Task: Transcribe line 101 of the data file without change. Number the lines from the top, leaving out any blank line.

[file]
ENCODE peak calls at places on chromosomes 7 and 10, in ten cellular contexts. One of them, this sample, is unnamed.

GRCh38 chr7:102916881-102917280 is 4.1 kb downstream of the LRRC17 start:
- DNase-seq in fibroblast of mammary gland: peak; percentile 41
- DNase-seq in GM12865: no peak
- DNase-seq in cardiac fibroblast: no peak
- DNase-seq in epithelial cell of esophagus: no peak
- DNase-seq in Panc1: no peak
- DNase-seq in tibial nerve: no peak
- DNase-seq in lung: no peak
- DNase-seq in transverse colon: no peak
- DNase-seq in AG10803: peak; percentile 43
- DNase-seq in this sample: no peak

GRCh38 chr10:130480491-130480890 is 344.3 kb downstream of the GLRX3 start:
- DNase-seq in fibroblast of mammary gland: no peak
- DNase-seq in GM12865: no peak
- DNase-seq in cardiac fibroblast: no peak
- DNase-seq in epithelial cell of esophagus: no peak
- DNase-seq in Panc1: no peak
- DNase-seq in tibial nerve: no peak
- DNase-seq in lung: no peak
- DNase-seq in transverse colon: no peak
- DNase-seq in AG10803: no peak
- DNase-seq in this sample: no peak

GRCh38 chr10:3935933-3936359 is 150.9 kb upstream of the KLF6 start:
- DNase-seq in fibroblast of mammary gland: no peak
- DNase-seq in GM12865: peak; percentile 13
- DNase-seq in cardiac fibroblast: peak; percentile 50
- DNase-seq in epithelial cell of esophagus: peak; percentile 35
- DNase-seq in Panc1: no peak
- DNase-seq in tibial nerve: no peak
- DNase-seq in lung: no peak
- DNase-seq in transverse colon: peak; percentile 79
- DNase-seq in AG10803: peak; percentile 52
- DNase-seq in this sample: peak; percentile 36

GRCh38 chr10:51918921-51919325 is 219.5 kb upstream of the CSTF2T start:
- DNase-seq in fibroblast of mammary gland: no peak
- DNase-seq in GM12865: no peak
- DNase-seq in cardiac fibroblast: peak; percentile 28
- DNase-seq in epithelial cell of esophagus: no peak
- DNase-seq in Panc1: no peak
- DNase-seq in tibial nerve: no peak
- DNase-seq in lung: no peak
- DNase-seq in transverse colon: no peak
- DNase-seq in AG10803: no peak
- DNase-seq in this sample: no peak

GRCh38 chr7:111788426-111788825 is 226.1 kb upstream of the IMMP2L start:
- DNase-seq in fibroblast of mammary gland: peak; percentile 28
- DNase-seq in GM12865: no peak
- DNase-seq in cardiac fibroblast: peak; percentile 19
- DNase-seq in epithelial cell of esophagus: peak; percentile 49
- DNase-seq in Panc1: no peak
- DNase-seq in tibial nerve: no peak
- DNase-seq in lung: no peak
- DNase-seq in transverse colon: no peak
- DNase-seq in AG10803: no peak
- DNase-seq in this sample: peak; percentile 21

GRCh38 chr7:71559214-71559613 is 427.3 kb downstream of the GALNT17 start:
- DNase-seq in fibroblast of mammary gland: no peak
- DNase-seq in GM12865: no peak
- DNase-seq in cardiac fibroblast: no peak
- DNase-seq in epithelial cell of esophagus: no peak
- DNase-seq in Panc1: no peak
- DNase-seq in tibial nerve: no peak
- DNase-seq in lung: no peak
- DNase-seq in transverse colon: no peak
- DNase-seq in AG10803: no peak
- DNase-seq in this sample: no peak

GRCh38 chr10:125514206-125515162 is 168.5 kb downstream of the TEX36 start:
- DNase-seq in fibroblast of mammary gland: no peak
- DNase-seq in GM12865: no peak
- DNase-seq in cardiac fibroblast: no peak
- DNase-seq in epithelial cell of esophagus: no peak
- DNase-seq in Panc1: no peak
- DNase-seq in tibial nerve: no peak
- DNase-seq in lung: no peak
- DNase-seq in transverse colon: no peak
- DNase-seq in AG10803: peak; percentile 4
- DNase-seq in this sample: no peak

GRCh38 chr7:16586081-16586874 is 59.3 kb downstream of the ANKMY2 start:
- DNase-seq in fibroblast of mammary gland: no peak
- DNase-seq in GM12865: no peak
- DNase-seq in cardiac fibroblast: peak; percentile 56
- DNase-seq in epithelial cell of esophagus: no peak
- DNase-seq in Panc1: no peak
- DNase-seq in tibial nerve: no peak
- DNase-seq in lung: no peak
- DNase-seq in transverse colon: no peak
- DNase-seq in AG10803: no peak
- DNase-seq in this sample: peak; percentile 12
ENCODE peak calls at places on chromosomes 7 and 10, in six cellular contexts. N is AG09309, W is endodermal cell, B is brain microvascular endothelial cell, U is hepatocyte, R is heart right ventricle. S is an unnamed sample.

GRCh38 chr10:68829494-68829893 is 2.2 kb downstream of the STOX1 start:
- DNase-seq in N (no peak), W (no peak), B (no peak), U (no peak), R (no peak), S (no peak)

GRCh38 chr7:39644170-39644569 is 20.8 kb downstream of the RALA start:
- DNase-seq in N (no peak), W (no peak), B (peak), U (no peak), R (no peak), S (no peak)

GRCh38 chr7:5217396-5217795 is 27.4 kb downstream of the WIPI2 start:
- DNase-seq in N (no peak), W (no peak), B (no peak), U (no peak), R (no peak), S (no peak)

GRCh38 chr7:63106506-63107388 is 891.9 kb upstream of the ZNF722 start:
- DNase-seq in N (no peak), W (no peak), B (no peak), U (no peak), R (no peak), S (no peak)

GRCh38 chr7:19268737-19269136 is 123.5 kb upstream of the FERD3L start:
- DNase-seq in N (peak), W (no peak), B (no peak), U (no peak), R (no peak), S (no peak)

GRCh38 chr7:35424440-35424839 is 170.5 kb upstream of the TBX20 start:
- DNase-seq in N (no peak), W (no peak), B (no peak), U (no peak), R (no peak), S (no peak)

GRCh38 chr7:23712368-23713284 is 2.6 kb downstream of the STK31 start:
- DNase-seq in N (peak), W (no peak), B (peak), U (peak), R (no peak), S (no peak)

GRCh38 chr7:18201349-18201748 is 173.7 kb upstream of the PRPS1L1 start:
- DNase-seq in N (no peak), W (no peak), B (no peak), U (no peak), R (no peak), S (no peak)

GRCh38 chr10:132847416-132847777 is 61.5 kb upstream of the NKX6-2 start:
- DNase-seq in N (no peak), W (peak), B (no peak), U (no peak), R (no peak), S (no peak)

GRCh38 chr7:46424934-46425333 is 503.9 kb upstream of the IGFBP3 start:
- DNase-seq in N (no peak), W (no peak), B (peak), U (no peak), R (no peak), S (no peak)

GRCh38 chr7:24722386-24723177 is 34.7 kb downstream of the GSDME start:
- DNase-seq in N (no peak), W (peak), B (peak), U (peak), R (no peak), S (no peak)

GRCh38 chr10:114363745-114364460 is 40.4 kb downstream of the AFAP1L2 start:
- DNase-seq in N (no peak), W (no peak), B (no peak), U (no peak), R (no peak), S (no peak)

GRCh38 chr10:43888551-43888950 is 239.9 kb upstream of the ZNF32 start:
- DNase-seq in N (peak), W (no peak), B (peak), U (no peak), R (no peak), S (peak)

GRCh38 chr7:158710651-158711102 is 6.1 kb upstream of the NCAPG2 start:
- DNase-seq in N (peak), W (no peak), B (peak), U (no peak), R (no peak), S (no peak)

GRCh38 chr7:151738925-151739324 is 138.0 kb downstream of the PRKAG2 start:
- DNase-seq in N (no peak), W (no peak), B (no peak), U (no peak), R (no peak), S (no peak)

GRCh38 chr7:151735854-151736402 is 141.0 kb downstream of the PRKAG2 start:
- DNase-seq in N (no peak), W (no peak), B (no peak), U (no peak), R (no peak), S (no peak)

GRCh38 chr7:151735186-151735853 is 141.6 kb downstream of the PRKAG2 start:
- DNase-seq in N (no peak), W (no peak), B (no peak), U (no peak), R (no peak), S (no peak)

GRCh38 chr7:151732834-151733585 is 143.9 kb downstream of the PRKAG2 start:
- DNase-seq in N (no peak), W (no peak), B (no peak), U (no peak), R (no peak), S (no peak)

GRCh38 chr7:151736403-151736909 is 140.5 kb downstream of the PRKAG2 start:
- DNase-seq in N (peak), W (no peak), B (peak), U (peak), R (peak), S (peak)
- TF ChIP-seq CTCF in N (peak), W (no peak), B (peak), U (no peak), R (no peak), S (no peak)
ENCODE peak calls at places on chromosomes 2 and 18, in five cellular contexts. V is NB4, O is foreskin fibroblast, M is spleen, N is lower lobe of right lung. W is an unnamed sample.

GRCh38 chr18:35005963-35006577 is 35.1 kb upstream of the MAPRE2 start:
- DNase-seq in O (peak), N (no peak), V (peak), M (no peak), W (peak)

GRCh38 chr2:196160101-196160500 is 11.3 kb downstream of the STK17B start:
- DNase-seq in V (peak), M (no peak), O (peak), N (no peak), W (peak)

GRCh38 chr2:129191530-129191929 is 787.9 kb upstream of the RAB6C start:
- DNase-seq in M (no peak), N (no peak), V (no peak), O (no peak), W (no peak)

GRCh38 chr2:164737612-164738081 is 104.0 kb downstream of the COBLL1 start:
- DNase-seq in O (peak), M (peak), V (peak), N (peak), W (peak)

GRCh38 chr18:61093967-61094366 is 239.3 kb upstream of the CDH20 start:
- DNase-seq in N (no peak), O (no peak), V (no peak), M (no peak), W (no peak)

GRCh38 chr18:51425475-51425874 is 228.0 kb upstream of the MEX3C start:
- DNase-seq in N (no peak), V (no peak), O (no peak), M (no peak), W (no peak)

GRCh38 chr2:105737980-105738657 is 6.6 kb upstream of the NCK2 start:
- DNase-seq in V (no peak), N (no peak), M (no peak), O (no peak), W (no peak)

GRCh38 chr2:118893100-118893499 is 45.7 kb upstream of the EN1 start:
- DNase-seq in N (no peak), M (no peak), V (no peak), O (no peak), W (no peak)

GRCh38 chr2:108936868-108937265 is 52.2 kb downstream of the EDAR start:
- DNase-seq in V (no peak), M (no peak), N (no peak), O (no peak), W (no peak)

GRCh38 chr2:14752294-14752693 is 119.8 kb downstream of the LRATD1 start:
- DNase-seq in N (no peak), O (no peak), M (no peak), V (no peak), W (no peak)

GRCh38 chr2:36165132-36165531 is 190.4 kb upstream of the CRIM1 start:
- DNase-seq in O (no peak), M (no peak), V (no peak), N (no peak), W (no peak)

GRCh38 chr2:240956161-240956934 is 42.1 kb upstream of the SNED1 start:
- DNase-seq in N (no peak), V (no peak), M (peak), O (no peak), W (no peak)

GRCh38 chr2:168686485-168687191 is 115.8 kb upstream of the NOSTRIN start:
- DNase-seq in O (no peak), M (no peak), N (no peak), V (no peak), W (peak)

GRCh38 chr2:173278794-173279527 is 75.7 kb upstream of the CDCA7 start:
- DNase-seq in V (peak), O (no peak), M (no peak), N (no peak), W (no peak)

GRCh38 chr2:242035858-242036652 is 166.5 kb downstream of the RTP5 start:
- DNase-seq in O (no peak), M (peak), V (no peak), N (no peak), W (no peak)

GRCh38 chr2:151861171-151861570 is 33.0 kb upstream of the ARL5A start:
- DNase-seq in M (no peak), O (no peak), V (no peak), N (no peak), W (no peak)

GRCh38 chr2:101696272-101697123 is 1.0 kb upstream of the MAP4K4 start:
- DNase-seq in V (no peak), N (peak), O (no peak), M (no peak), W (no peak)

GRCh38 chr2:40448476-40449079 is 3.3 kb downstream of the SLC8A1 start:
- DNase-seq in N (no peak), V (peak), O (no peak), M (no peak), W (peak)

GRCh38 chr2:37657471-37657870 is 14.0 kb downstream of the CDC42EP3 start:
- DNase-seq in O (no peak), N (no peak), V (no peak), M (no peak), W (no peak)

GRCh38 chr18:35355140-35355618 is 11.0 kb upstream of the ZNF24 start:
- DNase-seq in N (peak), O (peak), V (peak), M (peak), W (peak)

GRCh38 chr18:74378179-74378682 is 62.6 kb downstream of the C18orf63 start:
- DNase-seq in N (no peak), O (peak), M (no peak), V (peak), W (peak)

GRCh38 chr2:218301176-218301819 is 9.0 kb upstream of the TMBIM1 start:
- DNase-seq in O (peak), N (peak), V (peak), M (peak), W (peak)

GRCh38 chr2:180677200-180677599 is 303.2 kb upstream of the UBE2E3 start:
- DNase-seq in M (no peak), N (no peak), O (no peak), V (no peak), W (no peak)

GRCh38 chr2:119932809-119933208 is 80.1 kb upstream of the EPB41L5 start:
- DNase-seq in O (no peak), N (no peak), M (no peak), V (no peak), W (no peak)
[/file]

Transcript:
GRCh38 chr7:35424440-35424839 is 170.5 kb upstream of the TBX20 start: